Brainiac On Banjo #040: Stream On, Big Media, Stream On…

Brainiac On Banjo #040: Stream On, Big Media, Stream On…

Frequent readers of Brainiac On Banjo (seriously; there must be something better for you to do) have been absorbing my incessant prattle about streaming media for a while now. Yeah, I think it’s important. Streaming is bringing about the biggest sea-change to the entertainment world since we dropped the atom bomb.

“Really?” you might ask. “Bigger than television? Bigger than VCRs/DVRs? Even bigger than microwave popcorn? Why?” Well, that’s a fair question, and thank you for asking.

It took television a while to become big. In constant dollars, tiny TV sets cost a lot of money, the image was low-resolution and often full of “ghost” images, and the youngest person in the room had to stand by the set holding the antenna in the proper position in order to watch anything. The sundry video recorders, mechanical and virtual, freed the viewer from a strict allegiance to the clock, and microwave popcorn saved Indiana from certain economic doom.

Steaming has taken time-control one step further: content creators no longer have to fight for a Donald Trump-sized handful of open slots on the broadcast networks. Cable television no longer is a monopoly unless it is your only source of wi-fi. It’s launched an employment boon for actors, producers, writers and other such entertainment reprobates. Continue reading “Brainiac On Banjo #040: Stream On, Big Media, Stream On…”

Beat JENeration 33: Avengers: Endgame, Let’s Get Spoil-y

Beat JENeration 33: Avengers: Endgame, Let’s Get Spoil-y

As promised, I have a few thoughts.

Now, if this column’s title didn’t give you pause, let me reiterate that I’m not holding back. Onward ho to Spoiler City we go!

But also, c’mon, if you haven’t seen Avengers: Endgame by now, I have to wonder if you even care about spoilers.

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Beat JENeration #032: Avengers: Endgame (No Spoilers)

Beat JENeration #032: Avengers: Endgame (No Spoilers)

Well, shit.

Um.

It’s currently 11:42pm Thursday night, PDT and I know the internet is full of all kinds of spoilers (because I already looked up some pressing issues), but it doesn’t feel right to say anything yet.

Even though I haven’t seen a theatre that crowded ever. Well, maybe in the 1980’s, on a holiday weekend. It was crazy. And I loved every second of it.

I think it’s safe to also note that I got a bucket of popcorn and a large drink and didn’t finish either for the first time in I can’t even tell you. I just got too caught up in the movie. That probably has never happened before.

I liked it very much. I will see it again tomorrow. Probably also another time within the next week.

It just doesn’t feel right to say anything else. Except maybe that I wish for you all to see it spoiler free.  Continue reading “Beat JENeration #032: Avengers: Endgame (No Spoilers)”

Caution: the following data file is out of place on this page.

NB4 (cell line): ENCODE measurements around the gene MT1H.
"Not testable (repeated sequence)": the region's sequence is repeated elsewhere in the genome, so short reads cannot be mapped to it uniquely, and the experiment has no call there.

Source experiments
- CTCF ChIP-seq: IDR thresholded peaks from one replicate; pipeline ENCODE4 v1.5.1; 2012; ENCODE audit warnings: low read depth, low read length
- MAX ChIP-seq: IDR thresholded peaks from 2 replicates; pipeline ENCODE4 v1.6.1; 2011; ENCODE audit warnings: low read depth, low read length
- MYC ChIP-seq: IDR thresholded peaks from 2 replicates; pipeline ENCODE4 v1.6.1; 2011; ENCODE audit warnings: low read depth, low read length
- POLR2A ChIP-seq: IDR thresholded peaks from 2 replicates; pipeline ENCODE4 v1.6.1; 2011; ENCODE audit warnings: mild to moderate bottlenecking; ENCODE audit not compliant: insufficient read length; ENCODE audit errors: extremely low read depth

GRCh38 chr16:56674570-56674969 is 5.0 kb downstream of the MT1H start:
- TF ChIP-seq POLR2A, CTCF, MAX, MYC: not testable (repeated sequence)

So Long and Thanks for the Fish, Man #031: The Best of the Worst!

So Long and Thanks for the Fish, Man #031: The Best of the Worst!

What’s good about writing these listicles is that I’m able to cover a ton of ground in a short(ish) amount of time. As such, I’ve covered the worst of the worst when it comes to comic book movie villainy. It stands then, that I should swing the pendulum the other way to detail my favorite ne’er-do-wells of cinematic comic bookery, right? Well, once again, you don’t have a say.

The Rules: Much like last time, when I formed this ranking, I took into account a few criteria. I’m covering only the main antagonist of comic book films starting from 1978’s Superman. I look to the actual performance/portrayal. Did I believe I was watching a character or just a good actor chewing the scenery?  I also like to compare the on-screen portrayal against the origins of the on-paper version of the character — where I like to see a positive convergence of the tentpoles of a given wrongdoer from their pulpy origins emboldened by the advantages offered by the silver screen. Beyond those basics, I always look towards the actual fights/schemes/plans that pair the main villain against his or her nemesis (those stupid super heroes everyone loves so much). I really like to see both the savagery and the sorcery, if you will, of the baddie being bad.

Here then, are my picks. Damn the innocent.

  1. Michael Keaton / The Vulture — Spider-Man: Homecoming

Straight out of the gate, I’ll admit I wanted to put Mr. Keaton higher on the list. Spider-Man: Homecoming was really mostly a vehicle for Tom Holland’s pitch-perfect friendly neighborhood wall-crawler. But it was because of this, Keaton’s Adrian Toomes is such a delight. Choosing to lean into his lower register (but not freaky Birdman range, thankfully) and sinister sneers, Vulture in Homecoming is an understated nemesis. What earns him a spot on my list, more than anything, is the intelligent plotting and drive of Toomes. Unburdened with the whole anti-aging pseudo-science of the original source material, we get a villain who truly had proper motivation. In the wake of The Avengers here was a man screwed out of his livelihood by super-situations beyond his control. Michael Keaton delivers an intelligent and calculating villain who (versus many on this list) see his nemesis as a nuisance — meant to be dealt with, not obsessed over — with the sound mind to take what he sees as rightfully his. Even if he’s in the wrong. And simply put? The driving-to-prom scene alone was worth putting Michael Keaton on this list.

  1. Tom Hiddleston / Loki — The Avengers

I can hear several fangirls already sharpening blades over the low placing of Tom Hiddleston on my list. But I’ll say my peace and accept my fate. Specifically in The Avengers, Loki is at his most evil (saving Thor, which while good, pales in comparison to him here) — setting the Avengers up to fail at every turn. What sells Loki most to me, and what earns his spot here on my list, are his scenes opposite any Avenger, save his brother. Hiddleston’s portrayal of an Asgardian is as it should be: noble, godly, and aloof. In the face of Black Widow, Captain America, Hawkeye, and Iron Man… he sees himself a god. And while yes, he gets punched, repulsor-blasted, arrow-detonated, and Hulk-smashed… he never loses his edge. As means to the ends of Thanos, Loki more than holds his weight as the singular villain (plus an army of disposable CGI) in a film choked to the edges of the screen with heroic talent. Whereas Justice League gave us disposably-generic… Avengers gave us coldly-unforgettable.

  1. Jason Lee / Syndrome — The Incredibles

I dare anyone reading this to tell me I’m not allowed to include a non-comic-canon character who is animated to boot on this list. Because they’d lose their argument when considering Jason Lee’s Incrediboy-turned-Big-Bad. From his calculated efforts to capture Mr. Incredible, to his sadistic decree to destroy a plane that had just announced it had children aboard it… Syndrome is the arcitype of villainy personified. Lee’s vocal talents perfectly paint the picture of a broken-hearted would-be sidekick who chooses a dark-path due to disappointment. And as the grown-up nemesis to the Parr family, his invention-driven path-of-destruction comes both as no surprise, and nearly flawless in execution. If he’d only chosen not to don a cape…